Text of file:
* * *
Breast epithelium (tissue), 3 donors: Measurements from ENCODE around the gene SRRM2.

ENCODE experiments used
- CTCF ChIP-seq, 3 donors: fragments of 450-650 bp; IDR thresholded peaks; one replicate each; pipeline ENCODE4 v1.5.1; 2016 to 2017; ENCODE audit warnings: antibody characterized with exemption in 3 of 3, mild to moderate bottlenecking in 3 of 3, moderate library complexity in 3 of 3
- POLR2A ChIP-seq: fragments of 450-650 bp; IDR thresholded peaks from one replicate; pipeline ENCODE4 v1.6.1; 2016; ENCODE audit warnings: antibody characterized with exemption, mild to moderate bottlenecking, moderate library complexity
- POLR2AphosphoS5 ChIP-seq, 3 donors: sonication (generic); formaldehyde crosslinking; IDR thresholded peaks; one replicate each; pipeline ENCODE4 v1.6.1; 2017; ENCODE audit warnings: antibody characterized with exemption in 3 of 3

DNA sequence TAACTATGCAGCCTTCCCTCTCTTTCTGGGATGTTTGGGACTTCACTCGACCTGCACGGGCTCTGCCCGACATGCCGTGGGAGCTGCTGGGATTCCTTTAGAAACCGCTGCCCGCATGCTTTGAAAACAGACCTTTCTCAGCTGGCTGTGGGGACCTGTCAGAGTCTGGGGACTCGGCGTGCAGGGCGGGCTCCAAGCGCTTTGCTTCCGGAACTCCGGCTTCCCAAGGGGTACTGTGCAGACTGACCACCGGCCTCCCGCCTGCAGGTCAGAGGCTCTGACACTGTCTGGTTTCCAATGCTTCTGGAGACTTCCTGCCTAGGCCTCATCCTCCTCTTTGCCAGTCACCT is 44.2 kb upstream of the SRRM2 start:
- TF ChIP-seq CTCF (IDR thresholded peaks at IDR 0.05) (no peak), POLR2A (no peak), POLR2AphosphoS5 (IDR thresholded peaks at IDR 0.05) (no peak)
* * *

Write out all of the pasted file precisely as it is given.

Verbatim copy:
Breast epithelium (tissue), 3 donors: Measurements from ENCODE around the gene SRRM2.

ENCODE experiments used
- CTCF ChIP-seq, 3 donors: fragments of 450-650 bp; IDR thresholded peaks; one replicate each; pipeline ENCODE4 v1.5.1; 2016 to 2017; ENCODE audit warnings: antibody characterized with exemption in 3 of 3, mild to moderate bottlenecking in 3 of 3, moderate library complexity in 3 of 3
- POLR2A ChIP-seq: fragments of 450-650 bp; IDR thresholded peaks from one replicate; pipeline ENCODE4 v1.6.1; 2016; ENCODE audit warnings: antibody characterized with exemption, mild to moderate bottlenecking, moderate library complexity
- POLR2AphosphoS5 ChIP-seq, 3 donors: sonication (generic); formaldehyde crosslinking; IDR thresholded peaks; one replicate each; pipeline ENCODE4 v1.6.1; 2017; ENCODE audit warnings: antibody characterized with exemption in 3 of 3

DNA sequence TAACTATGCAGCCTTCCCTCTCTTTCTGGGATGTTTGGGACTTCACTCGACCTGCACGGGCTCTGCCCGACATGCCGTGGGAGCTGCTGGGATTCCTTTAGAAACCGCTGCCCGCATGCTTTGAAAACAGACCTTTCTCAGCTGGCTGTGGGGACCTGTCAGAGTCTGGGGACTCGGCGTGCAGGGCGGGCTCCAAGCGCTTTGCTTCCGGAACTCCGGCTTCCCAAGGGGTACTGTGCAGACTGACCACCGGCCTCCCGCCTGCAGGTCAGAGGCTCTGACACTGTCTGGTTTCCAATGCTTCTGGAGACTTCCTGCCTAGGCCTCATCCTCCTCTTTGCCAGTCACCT is 44.2 kb upstream of the SRRM2 start:
- TF ChIP-seq CTCF (IDR thresholded peaks at IDR 0.05) (no peak), POLR2A (no peak), POLR2AphosphoS5 (IDR thresholded peaks at IDR 0.05) (no peak)